It’s that time again, time for fireplaces, heat stoves, and other wood-fueled combustion appliances to take the edge off winter’s worst until spring comes around again.
Because of the high risk of accidental fire and carbon monoxide poisoning, wood-burning appliances need special attention before, during, and after their season in service. Here’s a home inspection checklist that can help you suss out existing defects and potential ones before the home buyer lights the hearth fire for the first time.
Look for a Chimney Flue Liner
Older fireplaces were built of bricks or stones and grout. That’s it, and they functioned fairly well. Modern fireplaces have a metal flue liner, which improves fireplace efficiency and helps make fires safer.
A flue liner protects the bricks or stones from collecting creosote. It gives the interior of the flue a smooth surface, which is easier to clean and also helps improve fireplace draft.
If there’s no flue liner, the fireplace should be inspected in much greater detail by an expert. Chances are, the homeowner will want one installed after they close on the house. The homeowner’s insurance policy might be at risk without a liner.
Note the Size of the Appliance and Check for Overuse
There’s a lot of variation in dimensions from one stove and fireplace to the next. Some are notably smaller than others, which means they generate a lot less warmth. And that can be a problem for homeowners who rely on the appliance for more than ambiance.
Small homes may stay warm as toast with a small fireplace or stove. But in a large home, an undersized appliance might be stressed beyond its capabilities.
An undersized stove or fireplace might have excessive creosote buildup, damaged firebrick and grout, degraded stove pipe sealant, or a host of other defects.
An oversized appliance can also cause problems. If the hearth, chimney, flue or any other component isn’t designed to handle a larger fire, heat damage and the accompanying creosote buildup could put the home at risk.
Check for a Log Grate and Charred Fireplace Floor
Most modern fireplaces have an iron grate that holds fire logs off the floor of the firebox. A fire will still burn without a grate, but it can also create a few problems.
- Air won’t circulate around the logs, making each fire less efficient than it could be
- Red-hot logs directly on the fireplace floor can damage masonry and the framing members under the fireplace over time
If there’s no log grate, check the floor of the fireplace for broken fire brick, cracked concrete or damaged stone. Under the fireplace—in the crawl space or basement—look for signs of charred floor joists that might have been damaged by intense heat too close to the wood structure.
Inspect the Chimney Exterior for Damage and Missing Grout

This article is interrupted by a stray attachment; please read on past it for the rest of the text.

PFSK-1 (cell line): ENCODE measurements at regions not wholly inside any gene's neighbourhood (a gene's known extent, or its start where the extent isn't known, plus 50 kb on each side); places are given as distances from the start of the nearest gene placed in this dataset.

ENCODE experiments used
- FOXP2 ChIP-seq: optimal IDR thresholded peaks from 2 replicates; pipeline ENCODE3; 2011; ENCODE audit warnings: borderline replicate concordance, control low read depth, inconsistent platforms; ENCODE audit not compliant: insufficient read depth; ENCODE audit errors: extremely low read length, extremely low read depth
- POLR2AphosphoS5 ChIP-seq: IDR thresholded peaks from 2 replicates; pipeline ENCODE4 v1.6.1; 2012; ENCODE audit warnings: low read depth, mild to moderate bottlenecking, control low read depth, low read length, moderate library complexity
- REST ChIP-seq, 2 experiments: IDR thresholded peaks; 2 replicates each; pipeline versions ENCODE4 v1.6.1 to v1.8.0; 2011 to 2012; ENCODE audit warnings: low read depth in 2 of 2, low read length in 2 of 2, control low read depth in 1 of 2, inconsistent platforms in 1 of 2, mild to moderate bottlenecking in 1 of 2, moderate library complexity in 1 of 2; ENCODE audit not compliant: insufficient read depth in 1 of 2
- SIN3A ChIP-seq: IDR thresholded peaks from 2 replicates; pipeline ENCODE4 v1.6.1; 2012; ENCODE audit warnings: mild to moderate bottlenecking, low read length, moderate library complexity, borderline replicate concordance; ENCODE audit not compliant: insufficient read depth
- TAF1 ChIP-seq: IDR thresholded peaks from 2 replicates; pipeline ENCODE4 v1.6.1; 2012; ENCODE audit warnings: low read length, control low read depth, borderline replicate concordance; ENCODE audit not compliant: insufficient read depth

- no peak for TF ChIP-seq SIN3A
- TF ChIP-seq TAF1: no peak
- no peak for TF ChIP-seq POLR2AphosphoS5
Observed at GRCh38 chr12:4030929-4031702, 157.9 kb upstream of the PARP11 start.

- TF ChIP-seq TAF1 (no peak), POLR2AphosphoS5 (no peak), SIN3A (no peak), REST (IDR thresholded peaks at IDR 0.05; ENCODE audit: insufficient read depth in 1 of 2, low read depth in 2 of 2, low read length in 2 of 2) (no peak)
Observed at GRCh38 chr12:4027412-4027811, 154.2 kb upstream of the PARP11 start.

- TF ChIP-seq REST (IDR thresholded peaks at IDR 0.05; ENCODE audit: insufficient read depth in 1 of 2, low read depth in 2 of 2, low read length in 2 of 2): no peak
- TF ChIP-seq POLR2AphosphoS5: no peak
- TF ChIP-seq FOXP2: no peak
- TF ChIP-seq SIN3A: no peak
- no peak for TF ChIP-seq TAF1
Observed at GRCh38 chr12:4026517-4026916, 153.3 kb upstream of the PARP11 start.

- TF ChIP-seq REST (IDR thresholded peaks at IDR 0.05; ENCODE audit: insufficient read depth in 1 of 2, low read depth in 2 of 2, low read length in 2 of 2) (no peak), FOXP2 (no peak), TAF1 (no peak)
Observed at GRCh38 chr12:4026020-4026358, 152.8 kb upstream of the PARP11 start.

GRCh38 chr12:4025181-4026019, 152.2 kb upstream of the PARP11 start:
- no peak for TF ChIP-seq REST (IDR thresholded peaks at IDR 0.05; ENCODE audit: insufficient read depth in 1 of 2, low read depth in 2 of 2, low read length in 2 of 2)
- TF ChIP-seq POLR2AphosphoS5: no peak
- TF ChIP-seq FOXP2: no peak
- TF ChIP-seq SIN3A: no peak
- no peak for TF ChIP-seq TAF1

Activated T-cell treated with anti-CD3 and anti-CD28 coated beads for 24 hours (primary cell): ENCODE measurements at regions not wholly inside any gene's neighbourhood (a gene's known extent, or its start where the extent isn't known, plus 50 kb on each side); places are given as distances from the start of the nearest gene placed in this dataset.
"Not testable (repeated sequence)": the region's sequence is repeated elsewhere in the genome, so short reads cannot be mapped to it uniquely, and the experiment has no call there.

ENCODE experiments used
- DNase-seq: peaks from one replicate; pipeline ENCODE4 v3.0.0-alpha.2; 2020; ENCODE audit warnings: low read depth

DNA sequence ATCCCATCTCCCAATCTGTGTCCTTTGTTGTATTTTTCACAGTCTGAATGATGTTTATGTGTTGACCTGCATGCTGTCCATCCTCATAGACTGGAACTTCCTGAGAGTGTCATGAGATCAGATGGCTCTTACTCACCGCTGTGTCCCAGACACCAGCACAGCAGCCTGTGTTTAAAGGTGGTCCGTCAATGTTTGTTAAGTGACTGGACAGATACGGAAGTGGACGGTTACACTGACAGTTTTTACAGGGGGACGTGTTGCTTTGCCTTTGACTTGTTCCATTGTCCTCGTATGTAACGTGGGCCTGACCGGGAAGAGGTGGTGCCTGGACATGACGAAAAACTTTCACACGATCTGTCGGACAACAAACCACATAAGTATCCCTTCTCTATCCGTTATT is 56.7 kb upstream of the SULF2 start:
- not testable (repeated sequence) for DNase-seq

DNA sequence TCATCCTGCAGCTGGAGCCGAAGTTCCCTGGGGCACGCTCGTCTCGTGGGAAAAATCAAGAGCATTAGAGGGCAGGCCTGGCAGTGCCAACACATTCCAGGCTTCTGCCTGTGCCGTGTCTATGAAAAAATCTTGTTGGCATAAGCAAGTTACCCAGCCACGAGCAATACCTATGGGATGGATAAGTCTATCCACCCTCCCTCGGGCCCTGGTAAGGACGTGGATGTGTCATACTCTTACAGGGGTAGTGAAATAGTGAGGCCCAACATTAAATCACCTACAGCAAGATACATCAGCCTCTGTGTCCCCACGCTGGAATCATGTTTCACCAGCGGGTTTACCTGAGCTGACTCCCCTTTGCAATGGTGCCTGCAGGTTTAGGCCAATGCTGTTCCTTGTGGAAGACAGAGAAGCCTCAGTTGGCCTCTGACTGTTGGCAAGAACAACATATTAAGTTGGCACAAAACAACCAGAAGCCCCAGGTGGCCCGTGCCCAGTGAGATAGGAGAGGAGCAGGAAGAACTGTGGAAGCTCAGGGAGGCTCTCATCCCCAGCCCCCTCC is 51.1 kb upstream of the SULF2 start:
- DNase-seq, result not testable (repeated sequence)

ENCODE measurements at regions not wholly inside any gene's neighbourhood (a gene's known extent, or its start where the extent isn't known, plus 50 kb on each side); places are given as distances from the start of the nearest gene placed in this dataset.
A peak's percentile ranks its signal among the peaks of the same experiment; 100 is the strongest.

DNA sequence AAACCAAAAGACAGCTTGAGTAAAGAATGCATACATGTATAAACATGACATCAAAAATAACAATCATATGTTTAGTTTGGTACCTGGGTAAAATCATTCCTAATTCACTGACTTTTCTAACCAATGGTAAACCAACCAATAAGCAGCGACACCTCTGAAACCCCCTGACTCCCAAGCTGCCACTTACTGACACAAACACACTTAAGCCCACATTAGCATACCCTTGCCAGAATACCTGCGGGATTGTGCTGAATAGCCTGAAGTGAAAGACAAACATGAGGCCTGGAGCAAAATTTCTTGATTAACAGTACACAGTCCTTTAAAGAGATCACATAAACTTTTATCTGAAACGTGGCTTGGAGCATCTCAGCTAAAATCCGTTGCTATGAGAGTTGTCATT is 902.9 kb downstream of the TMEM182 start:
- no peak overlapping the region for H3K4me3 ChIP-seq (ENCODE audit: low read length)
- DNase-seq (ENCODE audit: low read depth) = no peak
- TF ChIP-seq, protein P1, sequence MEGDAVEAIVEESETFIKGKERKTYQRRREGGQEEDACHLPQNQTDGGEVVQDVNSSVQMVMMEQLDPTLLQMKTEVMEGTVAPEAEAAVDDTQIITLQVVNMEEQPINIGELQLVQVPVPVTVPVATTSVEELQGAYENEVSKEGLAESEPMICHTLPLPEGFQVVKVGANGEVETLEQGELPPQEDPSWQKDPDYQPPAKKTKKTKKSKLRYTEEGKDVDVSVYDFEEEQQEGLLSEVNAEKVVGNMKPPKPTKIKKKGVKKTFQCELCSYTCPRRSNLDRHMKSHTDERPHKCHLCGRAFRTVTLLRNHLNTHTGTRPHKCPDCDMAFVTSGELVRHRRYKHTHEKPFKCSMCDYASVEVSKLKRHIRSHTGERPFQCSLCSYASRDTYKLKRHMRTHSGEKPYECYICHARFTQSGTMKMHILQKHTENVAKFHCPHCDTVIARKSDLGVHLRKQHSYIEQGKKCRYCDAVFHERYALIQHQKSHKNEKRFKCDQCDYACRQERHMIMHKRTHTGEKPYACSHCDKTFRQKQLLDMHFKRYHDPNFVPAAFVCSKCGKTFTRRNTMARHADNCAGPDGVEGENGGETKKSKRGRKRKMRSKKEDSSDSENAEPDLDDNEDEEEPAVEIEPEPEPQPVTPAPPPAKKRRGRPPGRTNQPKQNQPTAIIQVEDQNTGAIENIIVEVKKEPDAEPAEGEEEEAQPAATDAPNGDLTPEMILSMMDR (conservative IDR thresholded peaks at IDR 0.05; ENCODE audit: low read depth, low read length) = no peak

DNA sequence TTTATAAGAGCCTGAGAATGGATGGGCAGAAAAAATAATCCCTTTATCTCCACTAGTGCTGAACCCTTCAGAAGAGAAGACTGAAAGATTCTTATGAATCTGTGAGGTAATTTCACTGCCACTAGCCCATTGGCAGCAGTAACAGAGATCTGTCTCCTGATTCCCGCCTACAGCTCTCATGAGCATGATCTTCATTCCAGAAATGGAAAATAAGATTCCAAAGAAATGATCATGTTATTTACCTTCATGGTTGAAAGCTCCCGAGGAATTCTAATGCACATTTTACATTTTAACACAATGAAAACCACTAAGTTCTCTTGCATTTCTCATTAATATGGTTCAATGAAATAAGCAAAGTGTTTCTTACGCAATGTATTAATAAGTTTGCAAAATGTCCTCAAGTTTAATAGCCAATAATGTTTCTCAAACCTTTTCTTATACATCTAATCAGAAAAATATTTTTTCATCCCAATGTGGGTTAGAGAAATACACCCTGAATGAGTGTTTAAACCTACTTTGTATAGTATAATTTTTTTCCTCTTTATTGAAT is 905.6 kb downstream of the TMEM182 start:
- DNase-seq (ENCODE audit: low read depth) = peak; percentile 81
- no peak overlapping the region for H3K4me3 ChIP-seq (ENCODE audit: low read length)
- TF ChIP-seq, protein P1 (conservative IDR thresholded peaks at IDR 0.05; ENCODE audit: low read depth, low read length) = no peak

Exterior brick chimneys take a beating from two directions. When there’s a fire, they can take on creosote, smoke and hours of continuous heat. From the outside, they may take abuse from the elements and from ordinary house settling year-round.
The integrity of the chimney exterior can tell you a lot about the safety of the stove or fireplace. Here are a few items to look for:
- Hard, black residue between chimney bricks, which indicates hot creosote has seeped through
- Missing grout between bricks or stones
- Broken and loose bricks or stones
- Sways or bows in the chimney, indicating that it’s not plumb and therefore unstable
Note the Presence of Creosote Buildup
According to My Chimney, there are over 20,000 chimney fires in the U.S. every year. Most of them are the result of creosote buildup.
Creosote is the natural byproduct of combustion. It’s normal for a fireplace or wood stove to collect some creosote under normal use. It’s also extremely flammable, especially when it has melted. The key is cleaning it out, which not every homeowner takes seriously.
Creosote may build up inside the flue, around the smoke chamber, on the damper, and inside the firebox. When it’s cold, there’s no real danger. But when the next fire is lit, creosote will melt and can drip down into the flames, causing a chimney fire.
Open and Close the Damper a Few Times
The damper is located in the throat of the fireplace, just above the fire box. It’s usually a heavy metal door that opens and closes using a level or handle. The damper should operate smoothly, opening and closing completely. If it doesn’t close, warm air will escape through the flue when the fireplace isn’t in use.
Damper replacement isn’t a DIY job. The home buyer should hire a professional if it doesn’t work like it should.
Even with the potential for pollution and environmental concerns, almost everyone loves a cozy, crackling fire. Whether it’s in a wood-burning stove, a fireplace insert or an open hearth, homeowners tend to burn at least one good fire every season.
As with HVAC inspections, your customer may want to hire a fireplace and stove expert for a deeper look into the health of the appliance. With the information on your home inspection report, they’ll have a much better idea about the condition and any glaring problems that could rack up repair costs after they close on the house of their dreams.
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